Bonus Tip – Eliminate Bias From Your Feedback
Your friends and family, and indeed most people you speak to, won’t be great critics of your idea. It’s human nature to tell someone what they want to hear, not what we really think. If you ask someone if your business is the next best thing since Revolut, nine times out of ten the answer will be ‘yes’. So you should look for wider feedback from people who aren’t just telling you what you want to hear, or who stand to gain something from working with you. There’s also a way you can eliminate a founder’s worst enemy: evaluation bias.
I could write an entire guide on this subject alone, but since there isn’t enough space I will simply redirect you to Rob Fitzpatrick’s wonderful book on this very subject, The Mom Test, which explores ‘how to talk to customers and learn if your business is a good idea when everyone is lying to you’.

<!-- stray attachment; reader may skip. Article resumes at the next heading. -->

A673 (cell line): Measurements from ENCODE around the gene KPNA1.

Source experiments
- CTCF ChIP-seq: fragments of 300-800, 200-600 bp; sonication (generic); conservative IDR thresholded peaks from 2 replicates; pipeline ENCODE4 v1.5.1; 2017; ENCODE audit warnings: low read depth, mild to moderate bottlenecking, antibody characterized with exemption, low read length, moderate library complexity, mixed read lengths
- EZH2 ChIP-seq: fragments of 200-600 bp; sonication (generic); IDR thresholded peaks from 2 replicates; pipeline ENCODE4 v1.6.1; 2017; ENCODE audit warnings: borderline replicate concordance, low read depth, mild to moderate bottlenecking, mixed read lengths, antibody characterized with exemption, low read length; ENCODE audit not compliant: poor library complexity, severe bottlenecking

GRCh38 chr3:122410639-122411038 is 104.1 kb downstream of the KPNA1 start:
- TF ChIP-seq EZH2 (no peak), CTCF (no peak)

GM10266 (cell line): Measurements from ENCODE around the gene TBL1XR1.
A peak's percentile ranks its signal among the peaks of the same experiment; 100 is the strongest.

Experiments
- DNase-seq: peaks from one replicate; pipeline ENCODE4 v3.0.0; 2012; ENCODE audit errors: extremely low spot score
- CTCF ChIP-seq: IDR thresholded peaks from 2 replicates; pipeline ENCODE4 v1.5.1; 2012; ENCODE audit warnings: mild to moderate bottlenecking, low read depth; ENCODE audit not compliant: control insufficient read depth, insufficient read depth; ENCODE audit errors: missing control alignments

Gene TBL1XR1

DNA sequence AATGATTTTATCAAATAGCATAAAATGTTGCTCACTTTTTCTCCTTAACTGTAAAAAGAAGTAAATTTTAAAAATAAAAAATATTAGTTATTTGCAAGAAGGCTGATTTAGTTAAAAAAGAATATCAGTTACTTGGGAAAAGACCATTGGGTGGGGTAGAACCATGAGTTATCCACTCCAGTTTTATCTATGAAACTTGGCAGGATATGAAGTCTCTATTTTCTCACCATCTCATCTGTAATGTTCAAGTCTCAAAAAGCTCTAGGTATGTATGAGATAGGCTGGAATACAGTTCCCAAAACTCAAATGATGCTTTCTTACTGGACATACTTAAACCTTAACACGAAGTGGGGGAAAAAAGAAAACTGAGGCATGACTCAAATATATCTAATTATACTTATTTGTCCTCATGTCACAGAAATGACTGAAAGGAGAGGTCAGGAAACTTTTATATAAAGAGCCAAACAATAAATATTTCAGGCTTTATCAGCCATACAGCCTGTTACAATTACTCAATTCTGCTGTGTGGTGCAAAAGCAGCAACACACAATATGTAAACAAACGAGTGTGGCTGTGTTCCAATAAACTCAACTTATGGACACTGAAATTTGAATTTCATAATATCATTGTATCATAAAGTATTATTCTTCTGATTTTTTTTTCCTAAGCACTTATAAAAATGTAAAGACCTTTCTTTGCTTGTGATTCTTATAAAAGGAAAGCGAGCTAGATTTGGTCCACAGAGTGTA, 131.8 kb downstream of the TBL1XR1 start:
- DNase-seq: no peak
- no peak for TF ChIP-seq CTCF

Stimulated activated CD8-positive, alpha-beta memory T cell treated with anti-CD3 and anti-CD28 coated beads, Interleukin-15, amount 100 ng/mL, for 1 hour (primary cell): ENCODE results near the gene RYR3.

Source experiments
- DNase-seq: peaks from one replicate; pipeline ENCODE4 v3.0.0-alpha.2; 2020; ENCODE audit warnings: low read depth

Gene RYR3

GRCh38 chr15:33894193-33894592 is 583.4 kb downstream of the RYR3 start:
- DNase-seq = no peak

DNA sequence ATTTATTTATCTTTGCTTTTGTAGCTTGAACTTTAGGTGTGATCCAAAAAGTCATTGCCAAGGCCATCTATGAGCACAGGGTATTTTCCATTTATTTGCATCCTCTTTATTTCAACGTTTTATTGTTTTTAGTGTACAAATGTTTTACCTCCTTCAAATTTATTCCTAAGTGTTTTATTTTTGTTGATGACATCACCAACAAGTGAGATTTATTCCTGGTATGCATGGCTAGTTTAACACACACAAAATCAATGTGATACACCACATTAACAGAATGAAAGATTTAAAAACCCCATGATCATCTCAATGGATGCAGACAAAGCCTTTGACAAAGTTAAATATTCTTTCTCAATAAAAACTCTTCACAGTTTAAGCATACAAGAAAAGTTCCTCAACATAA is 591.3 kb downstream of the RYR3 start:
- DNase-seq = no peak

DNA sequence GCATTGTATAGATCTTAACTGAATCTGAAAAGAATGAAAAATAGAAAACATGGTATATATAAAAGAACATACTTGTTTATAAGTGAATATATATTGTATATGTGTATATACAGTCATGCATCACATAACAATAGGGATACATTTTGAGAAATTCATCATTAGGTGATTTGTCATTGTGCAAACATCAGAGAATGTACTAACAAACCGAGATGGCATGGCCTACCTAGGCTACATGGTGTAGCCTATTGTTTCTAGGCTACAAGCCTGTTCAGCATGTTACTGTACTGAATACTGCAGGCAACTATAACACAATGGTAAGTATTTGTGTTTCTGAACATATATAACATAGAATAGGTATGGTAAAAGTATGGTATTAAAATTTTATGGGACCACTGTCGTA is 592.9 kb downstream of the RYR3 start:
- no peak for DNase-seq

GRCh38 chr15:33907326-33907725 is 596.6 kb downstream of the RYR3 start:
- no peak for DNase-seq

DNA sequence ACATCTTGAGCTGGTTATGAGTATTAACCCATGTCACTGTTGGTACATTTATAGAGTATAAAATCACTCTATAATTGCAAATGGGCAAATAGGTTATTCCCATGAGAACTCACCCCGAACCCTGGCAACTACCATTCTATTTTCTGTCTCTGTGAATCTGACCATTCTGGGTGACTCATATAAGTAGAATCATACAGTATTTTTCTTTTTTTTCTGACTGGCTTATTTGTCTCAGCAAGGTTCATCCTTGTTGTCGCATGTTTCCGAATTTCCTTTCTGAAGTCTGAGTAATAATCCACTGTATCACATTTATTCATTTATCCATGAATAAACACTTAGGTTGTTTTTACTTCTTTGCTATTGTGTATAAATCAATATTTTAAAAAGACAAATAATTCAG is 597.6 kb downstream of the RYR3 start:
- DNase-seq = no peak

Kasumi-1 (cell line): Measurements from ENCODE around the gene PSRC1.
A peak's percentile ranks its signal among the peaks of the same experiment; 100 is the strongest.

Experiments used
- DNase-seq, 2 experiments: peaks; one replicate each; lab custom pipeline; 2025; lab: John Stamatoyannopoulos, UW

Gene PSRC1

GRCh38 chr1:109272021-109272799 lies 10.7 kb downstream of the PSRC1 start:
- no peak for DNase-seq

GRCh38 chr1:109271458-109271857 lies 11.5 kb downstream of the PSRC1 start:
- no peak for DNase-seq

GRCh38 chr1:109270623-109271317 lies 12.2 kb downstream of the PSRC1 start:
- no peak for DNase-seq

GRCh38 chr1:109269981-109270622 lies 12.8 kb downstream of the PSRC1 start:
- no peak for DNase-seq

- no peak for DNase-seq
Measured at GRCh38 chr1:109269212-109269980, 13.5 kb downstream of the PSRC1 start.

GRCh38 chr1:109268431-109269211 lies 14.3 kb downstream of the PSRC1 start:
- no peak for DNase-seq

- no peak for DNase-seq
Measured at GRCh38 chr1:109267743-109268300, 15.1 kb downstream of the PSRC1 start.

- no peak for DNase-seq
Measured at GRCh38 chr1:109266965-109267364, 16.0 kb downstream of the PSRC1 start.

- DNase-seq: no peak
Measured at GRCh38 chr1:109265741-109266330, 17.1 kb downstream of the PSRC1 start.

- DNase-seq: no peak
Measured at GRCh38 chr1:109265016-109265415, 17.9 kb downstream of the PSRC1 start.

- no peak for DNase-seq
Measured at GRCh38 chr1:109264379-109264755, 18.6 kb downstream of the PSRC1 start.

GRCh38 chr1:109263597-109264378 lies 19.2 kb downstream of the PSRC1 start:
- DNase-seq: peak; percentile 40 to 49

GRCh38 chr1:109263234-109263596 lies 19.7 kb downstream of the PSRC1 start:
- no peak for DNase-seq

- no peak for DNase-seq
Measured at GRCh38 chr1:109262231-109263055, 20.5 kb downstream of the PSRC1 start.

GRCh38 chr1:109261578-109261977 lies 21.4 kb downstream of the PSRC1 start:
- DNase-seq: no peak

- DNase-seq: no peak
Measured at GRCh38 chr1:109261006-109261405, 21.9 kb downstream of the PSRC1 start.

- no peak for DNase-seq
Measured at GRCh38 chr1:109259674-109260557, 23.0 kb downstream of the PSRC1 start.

The way to get started is to quit talking and begin doing.Walt Disney
With all this said, there is only so much that can be done on paper, and for an early-stage company to stand up to scrutiny, test trading or a soft launch may be the best way forward to test out your assumption and whether you’re capable of hitting your KPIs (key performance indicators).
It’s important to note that this guide takes analysing and evaluating to its most extreme. Most founders develop their product and then complete some basic research around their market. But go deeper, think critically about your strategy and work out where you fit in the market. By doing this, you’re far more likely to be able to raise money for your venture, and ultimately make it a resounding success.